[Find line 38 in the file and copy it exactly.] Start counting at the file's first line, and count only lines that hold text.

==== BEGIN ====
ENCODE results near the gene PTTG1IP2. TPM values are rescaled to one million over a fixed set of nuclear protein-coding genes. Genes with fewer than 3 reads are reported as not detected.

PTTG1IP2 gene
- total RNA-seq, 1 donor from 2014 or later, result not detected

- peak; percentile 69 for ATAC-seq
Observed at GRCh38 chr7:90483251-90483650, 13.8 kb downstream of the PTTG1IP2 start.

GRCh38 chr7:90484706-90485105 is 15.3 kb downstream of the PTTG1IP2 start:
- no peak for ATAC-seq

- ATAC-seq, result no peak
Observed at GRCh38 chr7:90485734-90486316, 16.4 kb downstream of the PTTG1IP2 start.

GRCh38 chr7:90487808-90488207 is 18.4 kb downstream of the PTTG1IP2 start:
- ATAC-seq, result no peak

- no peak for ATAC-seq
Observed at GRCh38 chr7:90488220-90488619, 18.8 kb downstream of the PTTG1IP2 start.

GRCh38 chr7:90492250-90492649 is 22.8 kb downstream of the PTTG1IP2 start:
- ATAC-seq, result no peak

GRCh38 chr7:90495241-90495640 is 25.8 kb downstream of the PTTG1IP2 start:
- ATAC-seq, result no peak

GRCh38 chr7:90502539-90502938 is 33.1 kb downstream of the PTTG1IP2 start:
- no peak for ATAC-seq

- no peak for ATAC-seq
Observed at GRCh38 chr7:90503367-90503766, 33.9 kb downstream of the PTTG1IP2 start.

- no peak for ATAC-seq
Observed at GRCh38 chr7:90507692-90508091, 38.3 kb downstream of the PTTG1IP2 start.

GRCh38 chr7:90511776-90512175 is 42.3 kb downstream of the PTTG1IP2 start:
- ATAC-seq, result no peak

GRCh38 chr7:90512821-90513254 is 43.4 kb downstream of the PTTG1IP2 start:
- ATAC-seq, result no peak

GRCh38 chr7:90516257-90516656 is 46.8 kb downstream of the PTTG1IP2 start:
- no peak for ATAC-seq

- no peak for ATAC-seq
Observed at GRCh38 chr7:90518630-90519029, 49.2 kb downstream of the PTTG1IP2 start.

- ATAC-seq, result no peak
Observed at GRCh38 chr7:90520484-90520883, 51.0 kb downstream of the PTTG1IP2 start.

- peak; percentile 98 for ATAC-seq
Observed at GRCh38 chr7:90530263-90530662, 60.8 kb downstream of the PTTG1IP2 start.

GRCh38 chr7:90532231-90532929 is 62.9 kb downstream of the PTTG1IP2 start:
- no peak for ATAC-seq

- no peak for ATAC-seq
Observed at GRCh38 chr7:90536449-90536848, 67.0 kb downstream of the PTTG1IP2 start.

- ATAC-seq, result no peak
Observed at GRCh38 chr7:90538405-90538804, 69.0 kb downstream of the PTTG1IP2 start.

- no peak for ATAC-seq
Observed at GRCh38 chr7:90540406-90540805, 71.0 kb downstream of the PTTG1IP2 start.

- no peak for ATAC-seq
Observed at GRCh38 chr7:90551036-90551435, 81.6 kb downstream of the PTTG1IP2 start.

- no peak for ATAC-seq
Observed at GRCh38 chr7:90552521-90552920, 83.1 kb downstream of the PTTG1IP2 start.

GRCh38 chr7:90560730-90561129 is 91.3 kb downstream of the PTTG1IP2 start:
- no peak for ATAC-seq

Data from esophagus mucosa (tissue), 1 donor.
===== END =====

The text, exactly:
- no peak for ATAC-seq